One of the most challenging aspects of managing portfolios is to process the endless information flow and determine what impact it will have, if any, on the markets. Some information, while interesting to read about, has virtually no impact on the future direction of stock and bond prices. Other information may not have an immediate impact, but it may be impactful in the future. This, delayed-impact information encompasses the vast majority of information that surfaces on a daily basis.
Case in point – Having gone to business school in Michigan, or that state up north as Woody Hayes would say, I have always been fond of Detroit. When I was born in 1959, Detroit was very near the top of the economic ladder, sporting one of the highest levels of per capita GDP in the entire country.
Essentially, Detroit’s politicians have made financial promises over the last several decades that it can no longer keep. Does this historic collapse of one of our greatest cities mean anything to the future of our economy or country? Cities throughout America are wrestling with the issue of underfunded pension obligations. Given our aging population, over time, other cities may face similar financial difficulties that Detroit now confronts.
From an overall economic perspective, recent statistics show a domestic economy that is growing around 1%, well below what is required to meaningfully improve employment and personal income, two engines of a healthy, expanding economy. Meanwhile, government spending, national debt, and taxes are increasing much faster. As we have witnessed the last five years, during the weakest post-war recovery on record, we simply cannot have both an expanding government and rapid economic growth in the private sector.
One of the bright spots in this persistently weak economy has been the recovery in housing. Yet, below the surface, there are disconcerting trends here as well. First of all, the number of first-time home buyers is well below historic averages, while the percentage of younger people living with their parents has climbed well above the norm. Neither of these trends bodes well for the sustainability of the housing recovery.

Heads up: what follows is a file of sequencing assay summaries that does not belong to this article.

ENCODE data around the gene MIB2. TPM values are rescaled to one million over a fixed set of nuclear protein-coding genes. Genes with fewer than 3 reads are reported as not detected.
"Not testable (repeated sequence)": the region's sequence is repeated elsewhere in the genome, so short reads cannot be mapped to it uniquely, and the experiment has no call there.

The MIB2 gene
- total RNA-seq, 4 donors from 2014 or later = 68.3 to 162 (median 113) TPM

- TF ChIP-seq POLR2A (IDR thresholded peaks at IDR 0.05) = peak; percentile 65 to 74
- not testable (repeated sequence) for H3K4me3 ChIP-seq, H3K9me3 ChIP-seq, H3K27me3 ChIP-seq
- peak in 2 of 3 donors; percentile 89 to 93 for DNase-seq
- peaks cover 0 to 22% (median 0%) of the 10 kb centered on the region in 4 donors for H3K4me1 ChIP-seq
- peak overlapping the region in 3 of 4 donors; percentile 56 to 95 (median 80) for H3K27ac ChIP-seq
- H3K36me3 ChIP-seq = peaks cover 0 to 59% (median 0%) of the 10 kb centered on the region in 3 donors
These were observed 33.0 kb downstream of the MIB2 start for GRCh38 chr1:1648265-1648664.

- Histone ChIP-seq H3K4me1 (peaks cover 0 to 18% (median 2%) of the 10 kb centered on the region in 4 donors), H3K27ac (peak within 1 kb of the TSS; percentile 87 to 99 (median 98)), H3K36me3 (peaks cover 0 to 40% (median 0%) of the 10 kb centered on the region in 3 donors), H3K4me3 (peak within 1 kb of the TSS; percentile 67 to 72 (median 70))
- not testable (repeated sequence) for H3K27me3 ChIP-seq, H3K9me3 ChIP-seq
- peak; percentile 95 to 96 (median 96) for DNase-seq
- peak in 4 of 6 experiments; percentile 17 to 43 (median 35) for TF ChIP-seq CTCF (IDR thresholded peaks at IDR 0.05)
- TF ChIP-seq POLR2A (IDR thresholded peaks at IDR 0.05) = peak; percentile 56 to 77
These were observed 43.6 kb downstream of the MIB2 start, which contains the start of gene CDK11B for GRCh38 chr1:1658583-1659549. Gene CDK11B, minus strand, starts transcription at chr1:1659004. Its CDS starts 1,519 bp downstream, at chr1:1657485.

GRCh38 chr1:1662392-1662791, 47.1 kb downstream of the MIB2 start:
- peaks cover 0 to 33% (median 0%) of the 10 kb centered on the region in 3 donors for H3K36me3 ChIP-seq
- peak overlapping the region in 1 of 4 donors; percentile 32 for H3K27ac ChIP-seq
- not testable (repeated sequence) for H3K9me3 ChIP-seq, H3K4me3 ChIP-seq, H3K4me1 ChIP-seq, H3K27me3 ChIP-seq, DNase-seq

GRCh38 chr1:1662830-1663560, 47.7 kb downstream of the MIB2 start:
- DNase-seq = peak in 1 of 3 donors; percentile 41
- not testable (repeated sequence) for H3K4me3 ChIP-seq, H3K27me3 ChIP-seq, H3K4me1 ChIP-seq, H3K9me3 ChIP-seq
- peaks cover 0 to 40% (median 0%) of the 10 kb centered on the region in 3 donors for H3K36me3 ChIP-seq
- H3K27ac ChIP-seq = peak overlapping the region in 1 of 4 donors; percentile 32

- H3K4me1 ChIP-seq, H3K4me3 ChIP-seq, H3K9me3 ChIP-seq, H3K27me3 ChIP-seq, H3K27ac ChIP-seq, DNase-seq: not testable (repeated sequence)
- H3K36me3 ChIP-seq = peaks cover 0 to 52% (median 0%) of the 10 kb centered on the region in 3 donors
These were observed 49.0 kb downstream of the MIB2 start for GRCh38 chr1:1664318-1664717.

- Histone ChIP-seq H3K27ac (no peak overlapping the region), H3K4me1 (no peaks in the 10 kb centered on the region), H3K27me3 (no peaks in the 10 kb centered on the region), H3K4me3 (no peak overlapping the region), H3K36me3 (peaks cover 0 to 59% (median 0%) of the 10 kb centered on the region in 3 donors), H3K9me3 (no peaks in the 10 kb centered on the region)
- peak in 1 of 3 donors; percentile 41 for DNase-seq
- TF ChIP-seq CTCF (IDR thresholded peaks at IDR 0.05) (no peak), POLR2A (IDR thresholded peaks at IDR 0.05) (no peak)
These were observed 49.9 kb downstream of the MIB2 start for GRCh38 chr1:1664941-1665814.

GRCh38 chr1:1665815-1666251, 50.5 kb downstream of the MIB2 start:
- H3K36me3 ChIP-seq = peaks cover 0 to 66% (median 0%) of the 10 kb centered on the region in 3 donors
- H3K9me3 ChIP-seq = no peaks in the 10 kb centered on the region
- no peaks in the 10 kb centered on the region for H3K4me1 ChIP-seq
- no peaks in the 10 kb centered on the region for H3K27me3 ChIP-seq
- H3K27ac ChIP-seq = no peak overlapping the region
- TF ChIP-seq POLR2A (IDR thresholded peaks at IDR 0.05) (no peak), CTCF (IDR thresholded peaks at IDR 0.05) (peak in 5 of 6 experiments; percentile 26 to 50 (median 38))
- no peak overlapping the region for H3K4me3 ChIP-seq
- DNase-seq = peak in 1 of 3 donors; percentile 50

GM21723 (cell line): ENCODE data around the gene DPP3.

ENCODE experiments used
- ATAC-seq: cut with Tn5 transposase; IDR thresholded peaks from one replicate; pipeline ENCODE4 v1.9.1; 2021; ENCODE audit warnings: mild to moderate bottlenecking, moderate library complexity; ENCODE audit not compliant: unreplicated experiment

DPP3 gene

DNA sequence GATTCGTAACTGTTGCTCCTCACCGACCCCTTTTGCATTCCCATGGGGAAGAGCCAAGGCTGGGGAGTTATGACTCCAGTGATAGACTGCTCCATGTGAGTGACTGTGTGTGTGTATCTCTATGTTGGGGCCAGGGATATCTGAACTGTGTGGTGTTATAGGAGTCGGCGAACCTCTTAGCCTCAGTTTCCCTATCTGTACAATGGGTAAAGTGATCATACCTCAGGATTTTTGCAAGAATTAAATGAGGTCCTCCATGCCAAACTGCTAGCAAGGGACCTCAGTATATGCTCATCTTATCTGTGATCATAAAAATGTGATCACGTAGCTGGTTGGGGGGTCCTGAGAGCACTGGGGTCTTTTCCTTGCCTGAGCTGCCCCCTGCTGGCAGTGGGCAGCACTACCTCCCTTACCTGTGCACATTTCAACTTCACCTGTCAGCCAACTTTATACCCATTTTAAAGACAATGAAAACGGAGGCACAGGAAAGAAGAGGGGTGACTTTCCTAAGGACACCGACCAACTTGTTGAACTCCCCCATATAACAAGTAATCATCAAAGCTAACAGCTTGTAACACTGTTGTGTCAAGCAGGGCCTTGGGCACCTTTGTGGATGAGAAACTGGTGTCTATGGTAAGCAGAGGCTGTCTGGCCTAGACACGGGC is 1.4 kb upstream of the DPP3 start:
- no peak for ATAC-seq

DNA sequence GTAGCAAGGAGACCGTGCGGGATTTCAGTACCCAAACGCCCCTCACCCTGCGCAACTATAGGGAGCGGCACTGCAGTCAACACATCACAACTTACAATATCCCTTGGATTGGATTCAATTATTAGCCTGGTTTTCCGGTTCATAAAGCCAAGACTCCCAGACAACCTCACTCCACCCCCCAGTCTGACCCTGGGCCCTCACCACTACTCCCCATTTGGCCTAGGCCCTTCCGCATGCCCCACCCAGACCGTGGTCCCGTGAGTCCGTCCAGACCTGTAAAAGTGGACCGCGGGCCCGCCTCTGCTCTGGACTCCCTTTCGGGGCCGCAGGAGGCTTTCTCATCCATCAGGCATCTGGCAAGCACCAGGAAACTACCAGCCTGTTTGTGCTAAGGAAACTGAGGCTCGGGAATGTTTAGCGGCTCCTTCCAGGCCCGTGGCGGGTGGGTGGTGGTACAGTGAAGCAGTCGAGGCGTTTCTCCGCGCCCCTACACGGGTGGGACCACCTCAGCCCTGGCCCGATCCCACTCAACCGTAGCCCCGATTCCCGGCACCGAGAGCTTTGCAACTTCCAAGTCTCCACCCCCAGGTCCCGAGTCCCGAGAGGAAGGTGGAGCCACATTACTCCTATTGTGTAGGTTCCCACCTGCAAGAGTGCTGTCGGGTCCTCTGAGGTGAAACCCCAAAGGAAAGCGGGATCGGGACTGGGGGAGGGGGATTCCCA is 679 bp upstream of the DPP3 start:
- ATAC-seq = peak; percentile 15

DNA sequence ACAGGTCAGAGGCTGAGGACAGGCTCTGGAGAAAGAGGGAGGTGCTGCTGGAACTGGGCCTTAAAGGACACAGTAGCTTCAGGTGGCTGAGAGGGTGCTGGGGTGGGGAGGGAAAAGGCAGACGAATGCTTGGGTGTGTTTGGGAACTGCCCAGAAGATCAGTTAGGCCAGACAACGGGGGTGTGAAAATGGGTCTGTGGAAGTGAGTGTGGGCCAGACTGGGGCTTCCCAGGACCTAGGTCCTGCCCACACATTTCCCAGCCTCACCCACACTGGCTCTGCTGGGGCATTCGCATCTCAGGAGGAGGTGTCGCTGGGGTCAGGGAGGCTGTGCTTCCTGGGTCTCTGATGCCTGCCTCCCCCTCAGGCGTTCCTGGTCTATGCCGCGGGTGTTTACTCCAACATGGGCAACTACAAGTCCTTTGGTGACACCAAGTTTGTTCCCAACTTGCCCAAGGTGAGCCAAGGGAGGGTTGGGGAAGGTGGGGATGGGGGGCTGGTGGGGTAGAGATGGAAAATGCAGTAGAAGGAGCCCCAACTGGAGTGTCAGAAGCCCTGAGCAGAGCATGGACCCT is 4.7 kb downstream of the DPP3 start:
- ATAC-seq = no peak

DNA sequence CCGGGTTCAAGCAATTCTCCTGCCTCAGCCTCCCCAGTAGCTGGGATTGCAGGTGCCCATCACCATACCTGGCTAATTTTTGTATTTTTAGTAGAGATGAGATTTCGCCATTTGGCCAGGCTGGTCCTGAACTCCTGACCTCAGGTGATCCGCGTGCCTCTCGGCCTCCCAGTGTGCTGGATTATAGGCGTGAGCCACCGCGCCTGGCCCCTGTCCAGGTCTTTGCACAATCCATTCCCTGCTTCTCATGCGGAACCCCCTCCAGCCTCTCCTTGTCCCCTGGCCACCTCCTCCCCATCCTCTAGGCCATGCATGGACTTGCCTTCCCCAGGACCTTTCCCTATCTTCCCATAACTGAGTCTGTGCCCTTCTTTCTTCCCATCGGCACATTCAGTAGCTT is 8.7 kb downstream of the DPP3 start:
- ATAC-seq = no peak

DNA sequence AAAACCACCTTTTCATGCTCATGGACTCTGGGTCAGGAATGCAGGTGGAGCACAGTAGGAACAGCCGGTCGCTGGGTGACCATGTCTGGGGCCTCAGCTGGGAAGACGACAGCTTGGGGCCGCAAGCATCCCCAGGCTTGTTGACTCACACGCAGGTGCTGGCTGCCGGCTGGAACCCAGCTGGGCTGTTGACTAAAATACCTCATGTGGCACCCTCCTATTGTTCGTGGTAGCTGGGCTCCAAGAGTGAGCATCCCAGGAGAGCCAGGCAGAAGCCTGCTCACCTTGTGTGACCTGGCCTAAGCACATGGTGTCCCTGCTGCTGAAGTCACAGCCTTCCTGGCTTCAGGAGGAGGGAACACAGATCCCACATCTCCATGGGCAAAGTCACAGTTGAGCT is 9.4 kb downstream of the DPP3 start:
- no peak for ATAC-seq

Another seemingly bright spot has been corporate earnings. But again, a look below the surface reveals fundamental weakness. In the most recent second quarter, corporate earnings grew modestly, despite flattish top-line revenues. Profits were driven by margin expansion, as corporations were able to reduce expenses, squeeze suppliers, and improve productivity. While the stock market has rallied reflecting higher earnings and strong cash flow, there is a limit to how long this can continue in the absence of acceleration in the overall economy.
Over the next several months political battles will be fought over immigration, tax reform, gun control, implementation of the Affordable Care Act, entitlement reform, Internet privacy and electronic communication, raising the federal debt limit, and the overall level of government spending. At the same time there is a growing battle being waged over states’ rights and an expansive and intrusive federal government. At the very least, all these issues are delayed-impact events. Some will affect the markets in the short term, but all of them will over time. And in this sense, if we do not shrink the federal government, reduce our national debt, and free up the entrepreneurial spirit of corporate America, the economy will not accelerate from its very slow growth rate. It simply will not happen.
With this as a backdrop, we are a bit cautious for the remainder of the year, especially after the relatively strong rally in stocks through the end of July. Stock selection will be critical going forward. For companies to buck the slow growth trend they will have to continue to drive productivity and new product innovation, while developing strategic partnerships to outcompete their rivals. In this difficult environment, average companies may survive, but only the best managed ones will thrive.
At the heart of our stock selection process, we will focus on identifying companies that have sustainable competitive advantages over their peer group in these areas: Cost control, technology, financial strength, cash flow, strategic vision, consistency and deliverability of earnings, and overall executive leadership. Unless the overall economy accelerates, the list of companies that hold these sustainable competitive advantages is likely to shrink, making gains in the overall stock market harder to achieve.